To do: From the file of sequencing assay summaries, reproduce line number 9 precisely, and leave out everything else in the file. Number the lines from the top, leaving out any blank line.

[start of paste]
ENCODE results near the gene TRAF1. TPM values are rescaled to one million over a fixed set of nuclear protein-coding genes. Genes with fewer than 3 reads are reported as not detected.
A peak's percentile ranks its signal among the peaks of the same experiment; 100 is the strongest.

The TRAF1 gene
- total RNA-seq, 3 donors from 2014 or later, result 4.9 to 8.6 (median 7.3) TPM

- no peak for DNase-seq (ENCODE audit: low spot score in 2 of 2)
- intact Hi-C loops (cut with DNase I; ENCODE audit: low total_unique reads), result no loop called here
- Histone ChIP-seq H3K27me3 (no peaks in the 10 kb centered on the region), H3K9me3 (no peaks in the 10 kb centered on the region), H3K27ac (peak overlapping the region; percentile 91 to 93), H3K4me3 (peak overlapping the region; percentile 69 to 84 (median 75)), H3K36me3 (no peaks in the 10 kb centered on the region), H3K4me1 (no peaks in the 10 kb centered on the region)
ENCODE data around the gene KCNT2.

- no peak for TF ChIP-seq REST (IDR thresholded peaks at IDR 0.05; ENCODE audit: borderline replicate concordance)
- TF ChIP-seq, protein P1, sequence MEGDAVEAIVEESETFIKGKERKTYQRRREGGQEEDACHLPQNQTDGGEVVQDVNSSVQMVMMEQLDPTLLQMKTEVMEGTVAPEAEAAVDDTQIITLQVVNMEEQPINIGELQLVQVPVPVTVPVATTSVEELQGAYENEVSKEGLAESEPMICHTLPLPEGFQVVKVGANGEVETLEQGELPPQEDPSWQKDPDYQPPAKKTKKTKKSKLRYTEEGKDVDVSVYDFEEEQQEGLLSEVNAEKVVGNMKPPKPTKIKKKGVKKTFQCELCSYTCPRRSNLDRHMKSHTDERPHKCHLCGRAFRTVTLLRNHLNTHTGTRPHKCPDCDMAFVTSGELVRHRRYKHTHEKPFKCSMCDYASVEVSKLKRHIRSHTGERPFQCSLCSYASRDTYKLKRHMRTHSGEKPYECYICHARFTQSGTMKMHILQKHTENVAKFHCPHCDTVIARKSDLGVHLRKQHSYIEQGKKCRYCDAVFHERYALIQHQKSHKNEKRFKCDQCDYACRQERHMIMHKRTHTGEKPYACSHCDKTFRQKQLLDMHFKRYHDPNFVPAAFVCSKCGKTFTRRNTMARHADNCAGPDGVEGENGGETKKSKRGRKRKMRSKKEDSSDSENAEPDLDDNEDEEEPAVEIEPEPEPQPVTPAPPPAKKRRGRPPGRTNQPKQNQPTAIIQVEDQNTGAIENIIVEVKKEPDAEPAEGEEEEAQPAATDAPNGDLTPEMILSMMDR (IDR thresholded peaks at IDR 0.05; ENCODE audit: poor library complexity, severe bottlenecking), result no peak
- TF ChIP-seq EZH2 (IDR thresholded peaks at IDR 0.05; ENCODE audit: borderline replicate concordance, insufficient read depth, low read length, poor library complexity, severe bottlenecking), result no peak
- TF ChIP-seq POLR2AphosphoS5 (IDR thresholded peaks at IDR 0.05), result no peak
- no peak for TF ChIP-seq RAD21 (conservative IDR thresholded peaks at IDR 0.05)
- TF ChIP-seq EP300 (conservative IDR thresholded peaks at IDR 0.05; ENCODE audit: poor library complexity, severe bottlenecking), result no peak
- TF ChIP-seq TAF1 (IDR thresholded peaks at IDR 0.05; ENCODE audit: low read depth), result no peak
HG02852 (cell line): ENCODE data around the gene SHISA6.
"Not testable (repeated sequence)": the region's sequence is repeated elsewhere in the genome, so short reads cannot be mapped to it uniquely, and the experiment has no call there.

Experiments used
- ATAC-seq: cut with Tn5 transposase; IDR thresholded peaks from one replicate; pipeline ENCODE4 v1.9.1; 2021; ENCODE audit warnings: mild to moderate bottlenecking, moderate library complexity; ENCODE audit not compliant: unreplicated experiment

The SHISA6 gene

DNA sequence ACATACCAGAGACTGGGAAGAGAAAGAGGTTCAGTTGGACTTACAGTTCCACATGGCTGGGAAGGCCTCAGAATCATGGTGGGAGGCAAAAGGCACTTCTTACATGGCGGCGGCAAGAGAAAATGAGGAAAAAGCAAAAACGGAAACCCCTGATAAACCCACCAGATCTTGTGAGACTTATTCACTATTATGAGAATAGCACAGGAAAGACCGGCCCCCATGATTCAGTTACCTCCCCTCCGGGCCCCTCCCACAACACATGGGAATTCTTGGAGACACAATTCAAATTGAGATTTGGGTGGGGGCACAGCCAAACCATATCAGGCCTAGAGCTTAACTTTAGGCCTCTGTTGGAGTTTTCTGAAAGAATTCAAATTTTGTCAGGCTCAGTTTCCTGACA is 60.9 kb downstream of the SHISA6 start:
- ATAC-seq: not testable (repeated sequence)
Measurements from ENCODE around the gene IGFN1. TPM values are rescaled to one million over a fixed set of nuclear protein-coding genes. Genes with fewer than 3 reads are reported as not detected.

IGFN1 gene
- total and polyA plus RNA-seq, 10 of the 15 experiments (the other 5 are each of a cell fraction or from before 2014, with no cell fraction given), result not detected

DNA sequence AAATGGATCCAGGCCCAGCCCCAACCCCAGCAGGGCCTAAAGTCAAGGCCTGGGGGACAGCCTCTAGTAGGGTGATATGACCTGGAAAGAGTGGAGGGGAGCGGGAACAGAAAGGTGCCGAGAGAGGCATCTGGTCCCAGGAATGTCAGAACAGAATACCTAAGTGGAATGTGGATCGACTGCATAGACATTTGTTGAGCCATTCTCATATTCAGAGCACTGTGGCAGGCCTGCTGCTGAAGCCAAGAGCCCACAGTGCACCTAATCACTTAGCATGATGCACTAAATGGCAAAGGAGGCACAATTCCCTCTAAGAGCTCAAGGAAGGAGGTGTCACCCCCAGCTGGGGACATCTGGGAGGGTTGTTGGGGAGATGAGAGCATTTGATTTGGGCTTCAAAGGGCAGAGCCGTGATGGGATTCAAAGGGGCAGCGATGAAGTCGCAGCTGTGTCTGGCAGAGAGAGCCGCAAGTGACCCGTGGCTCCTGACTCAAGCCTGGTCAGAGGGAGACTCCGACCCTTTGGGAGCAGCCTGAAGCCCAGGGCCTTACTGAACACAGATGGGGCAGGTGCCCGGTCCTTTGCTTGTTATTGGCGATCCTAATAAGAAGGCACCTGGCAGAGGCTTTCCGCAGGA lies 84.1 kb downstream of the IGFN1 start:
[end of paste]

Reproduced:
- no peak for TF ChIP-seq REST (IDR thresholded peaks at IDR 0.05; ENCODE audit: borderline replicate concordance)